# COMP 5421/1 BB Assignment 4 solution

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## 2 Modeling Geometric Shapes

Using simple geometric shapes, this assignment will give you practice with fundamental concepts of OOP, namely, the concepts of abstraction, encapsulation, information hiding, inheritance, and polymorphism.

The geometric shapes considered are simple two-dimensional shapes that can be reasonably depicted textually on the computer screen; specifically, rhombus , rectangle, and two kinds of triangles. As depicted in the UML class diagram on page 1, the classes that model our shapes of interest in this assignment form a single inheritance hierarchy, with the most generalized class Shape at the top.

Shape Triangle Rectangle Rhombus AcuteTriangle RightTriangle Figure 1: A UML class diagram showing Shape inheritance hierarchy. So let’s begin with class Shape; that is, let’s begin by specifying the common characteristics of our simple geometric shapes. 1

2.1 Common Attributes of Shape Objects: State (Data)  A integer identity number, distinct from that of the rest of the Shape objects.  An optional user supplied name for the shape, such as “Swimming Pool.”  An optional user supplied description for the shape, such as “Montreal’s Olympic Stadium”.

2.2 Common Operations of Shape Objects: Interface 1. A constructor that optionally accepts initial values for the shape’s name and description. 2. Three accessor (getter) methods, one for each attribute; 3. Two mutator (setter) methods to set the object’s name and description;

4. A method that generates and returns a string representation for the shape object;

5. A method to compute the object’s geometric area;

6. A method to compute the object’s geometric perimeter;

7. A method to compute the object’s screen area; that is, the number of characters that form the textual image of the shape;

8. A method to compute the object’s screen perimeter; that is, the number of characters on the borders of the textual image of the shape;

9. A method that draws a textual image for the shape object on a two dimensional grid, and then returns that grid.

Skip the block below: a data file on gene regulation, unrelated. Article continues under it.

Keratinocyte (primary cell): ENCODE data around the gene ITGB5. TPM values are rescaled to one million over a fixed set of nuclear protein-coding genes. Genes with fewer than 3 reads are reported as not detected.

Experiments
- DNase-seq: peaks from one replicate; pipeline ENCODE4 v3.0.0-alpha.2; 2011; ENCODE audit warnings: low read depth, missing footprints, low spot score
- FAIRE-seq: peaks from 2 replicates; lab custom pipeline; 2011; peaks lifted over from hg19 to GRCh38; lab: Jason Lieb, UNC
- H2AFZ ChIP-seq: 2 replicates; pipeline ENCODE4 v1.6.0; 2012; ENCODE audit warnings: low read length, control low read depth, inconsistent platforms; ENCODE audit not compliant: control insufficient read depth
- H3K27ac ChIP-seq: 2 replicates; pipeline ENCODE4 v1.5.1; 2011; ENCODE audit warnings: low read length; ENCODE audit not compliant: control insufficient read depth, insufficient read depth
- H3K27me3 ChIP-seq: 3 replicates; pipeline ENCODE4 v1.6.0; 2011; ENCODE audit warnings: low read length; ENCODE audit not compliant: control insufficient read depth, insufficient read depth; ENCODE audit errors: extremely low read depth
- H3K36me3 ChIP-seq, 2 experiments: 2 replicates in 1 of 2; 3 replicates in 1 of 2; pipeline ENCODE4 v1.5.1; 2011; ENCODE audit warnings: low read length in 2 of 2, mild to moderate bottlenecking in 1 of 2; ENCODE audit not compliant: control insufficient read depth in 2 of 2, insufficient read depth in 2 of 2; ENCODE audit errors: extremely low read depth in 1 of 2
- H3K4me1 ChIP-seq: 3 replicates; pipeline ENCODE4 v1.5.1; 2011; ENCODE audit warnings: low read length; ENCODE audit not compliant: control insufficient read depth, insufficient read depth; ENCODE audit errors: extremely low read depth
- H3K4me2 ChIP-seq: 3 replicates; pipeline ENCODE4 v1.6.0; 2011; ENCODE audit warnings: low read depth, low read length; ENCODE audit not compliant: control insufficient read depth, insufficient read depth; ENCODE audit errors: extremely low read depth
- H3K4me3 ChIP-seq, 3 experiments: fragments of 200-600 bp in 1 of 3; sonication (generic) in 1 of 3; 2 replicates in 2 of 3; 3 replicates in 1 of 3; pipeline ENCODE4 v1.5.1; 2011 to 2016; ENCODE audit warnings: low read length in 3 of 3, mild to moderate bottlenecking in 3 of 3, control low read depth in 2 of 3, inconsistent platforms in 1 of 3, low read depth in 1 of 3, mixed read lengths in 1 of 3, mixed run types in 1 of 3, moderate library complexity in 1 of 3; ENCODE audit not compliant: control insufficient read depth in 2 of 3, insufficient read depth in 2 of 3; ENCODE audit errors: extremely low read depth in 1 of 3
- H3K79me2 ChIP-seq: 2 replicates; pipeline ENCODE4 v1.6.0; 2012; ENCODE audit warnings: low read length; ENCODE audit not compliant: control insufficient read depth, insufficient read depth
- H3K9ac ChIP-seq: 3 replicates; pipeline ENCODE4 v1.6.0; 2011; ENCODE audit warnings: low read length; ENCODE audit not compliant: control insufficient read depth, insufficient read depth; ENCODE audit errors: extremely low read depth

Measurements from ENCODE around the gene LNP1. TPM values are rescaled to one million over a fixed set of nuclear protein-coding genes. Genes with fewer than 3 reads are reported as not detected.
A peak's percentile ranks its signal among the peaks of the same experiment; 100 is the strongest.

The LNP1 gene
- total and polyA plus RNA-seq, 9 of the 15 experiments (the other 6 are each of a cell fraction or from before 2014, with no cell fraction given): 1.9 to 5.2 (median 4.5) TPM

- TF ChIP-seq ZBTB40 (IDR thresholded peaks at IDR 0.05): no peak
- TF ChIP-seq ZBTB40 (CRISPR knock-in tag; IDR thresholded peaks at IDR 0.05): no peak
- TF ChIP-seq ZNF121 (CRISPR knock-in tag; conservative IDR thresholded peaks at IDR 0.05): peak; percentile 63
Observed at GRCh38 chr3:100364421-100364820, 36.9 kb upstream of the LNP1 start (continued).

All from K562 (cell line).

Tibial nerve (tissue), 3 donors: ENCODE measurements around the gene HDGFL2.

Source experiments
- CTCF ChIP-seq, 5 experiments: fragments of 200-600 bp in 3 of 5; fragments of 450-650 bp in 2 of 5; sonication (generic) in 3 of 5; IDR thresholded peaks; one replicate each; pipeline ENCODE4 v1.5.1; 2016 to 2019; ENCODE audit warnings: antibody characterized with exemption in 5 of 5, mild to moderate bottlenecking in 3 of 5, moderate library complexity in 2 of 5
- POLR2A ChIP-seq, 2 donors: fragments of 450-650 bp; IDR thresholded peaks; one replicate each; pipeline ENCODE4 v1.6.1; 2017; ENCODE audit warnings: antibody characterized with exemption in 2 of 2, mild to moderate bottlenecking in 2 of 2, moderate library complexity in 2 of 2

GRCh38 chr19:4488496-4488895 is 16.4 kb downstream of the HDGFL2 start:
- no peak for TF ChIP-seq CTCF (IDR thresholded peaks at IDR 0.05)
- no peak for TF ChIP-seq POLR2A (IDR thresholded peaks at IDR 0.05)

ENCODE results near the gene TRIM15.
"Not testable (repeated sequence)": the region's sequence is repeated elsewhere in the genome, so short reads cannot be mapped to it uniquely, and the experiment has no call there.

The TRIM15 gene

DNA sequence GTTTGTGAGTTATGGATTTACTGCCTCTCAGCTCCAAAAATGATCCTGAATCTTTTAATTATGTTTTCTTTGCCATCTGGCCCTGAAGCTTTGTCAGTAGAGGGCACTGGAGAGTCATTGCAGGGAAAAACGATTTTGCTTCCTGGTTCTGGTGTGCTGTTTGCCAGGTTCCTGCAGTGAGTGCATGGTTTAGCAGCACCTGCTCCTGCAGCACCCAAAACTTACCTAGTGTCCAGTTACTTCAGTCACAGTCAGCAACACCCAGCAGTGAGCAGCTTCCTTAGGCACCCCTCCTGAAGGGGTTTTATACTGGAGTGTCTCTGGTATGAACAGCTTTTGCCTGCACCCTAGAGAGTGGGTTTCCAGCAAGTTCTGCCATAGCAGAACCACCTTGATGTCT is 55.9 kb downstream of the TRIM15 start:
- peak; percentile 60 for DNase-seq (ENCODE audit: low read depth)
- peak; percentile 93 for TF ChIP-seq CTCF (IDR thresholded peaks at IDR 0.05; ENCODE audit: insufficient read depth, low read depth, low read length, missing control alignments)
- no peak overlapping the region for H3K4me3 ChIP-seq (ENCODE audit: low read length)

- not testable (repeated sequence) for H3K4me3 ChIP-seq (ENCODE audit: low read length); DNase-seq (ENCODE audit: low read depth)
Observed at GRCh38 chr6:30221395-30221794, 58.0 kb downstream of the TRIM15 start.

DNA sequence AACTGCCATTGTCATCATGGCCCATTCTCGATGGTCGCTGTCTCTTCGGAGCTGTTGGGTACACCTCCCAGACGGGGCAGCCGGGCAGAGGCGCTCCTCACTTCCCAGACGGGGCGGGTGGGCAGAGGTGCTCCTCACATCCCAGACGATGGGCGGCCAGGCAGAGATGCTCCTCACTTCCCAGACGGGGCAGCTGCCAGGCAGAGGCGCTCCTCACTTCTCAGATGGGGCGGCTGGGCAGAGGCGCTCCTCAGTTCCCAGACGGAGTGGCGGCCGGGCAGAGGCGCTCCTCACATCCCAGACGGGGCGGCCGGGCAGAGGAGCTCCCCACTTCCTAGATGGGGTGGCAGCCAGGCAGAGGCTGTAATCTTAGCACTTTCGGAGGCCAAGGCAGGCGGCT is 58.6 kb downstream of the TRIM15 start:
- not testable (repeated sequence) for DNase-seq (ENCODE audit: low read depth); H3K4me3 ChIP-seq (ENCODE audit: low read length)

10. Two methods returning, respectively, the height and the width of the object’s bounding box; that is, the smallest rectangular box enclosing the textual image of the shape.

## 3 Abstract Shapes

The UML class1 diagram shown on page 1 represents two abstract classes: Shape and Triangle. Encapsulating the attributes and operations common to its objects, class Shape is abstract because the shapes it models are so general that it would not know how to implement most of the operations it is required to provide; for example, operation 9, to name just one example.

As an abstract class, Shape not only serves as a common interface to all classes in the inheritance hierarchy, but also makes polymorphism possible through variables of types Shape* and Shape&. Based on Shape, class Triangle models triangular shapes with their bases oriented horizontally. The height of a triangle is length of the line perpendicular to the base from the intersection of the other two sides.

Obviously, class Triangle must also be abstract as it too lacks information to implement some of the operations it inherits from Shape, including operation 9. 1Recall that in UML the name of an abstract class is written in an italic font. 2

4 Concrete Shapes Rectangle, Rhombus, RightTriangle and AcuteTriangle represent concrete shape classes, picked specifically because they each can be textually rendered into visually identifiable patterns.

The specific features of these concrete shapes are listed in the following table. Specialized Features of Concrete Shapes Features Concrete Shapes Shape name Rectangle Rhombus Right Triangle Acute Triangle Construction values h, w d, if d is even set d←d + 1 b b, if b is even set b←b + 1 Computed values h = b h = (b + 1)/2 Height of bounding box h d h h Width of bounding box w d b b Geometric area hw d 2/2 hb/2 hb/2 Screen area hw 2n(n+1)+1, n = bd/2c h(h + 1)/2 h 2 Geometric perimeter 2(h + w) (2√ 2)d (2 + √ 2)h b + 2√ 0.25b 2 + h 2 Screen perimeter 2(h + w) − 4 2(d − 1) 3(h − 1) 4(h − 1) Sample visual pattern ********* ********* ********* ********* ********* * *** ***** *** * * ** *** **** ***** * *** ***** ******* ********* Sample pattern dimensions w = 9, h = 5 d = 5 b = 5, h = b b = 9, h = b+1 2 3 4.1 Shape

Notes  The unit length is a character; thus, the lengths of the vertical and horizontal attributes of a shape are measured in characters.  The height and width of a shape’s bounding box are NOT stored anywhere; they are computed on demand.  At construction, a Rectangle shape requires the values of both its height and width, whereas the other three concrete shapes each require a single value for the length of their respective horizontal attribute.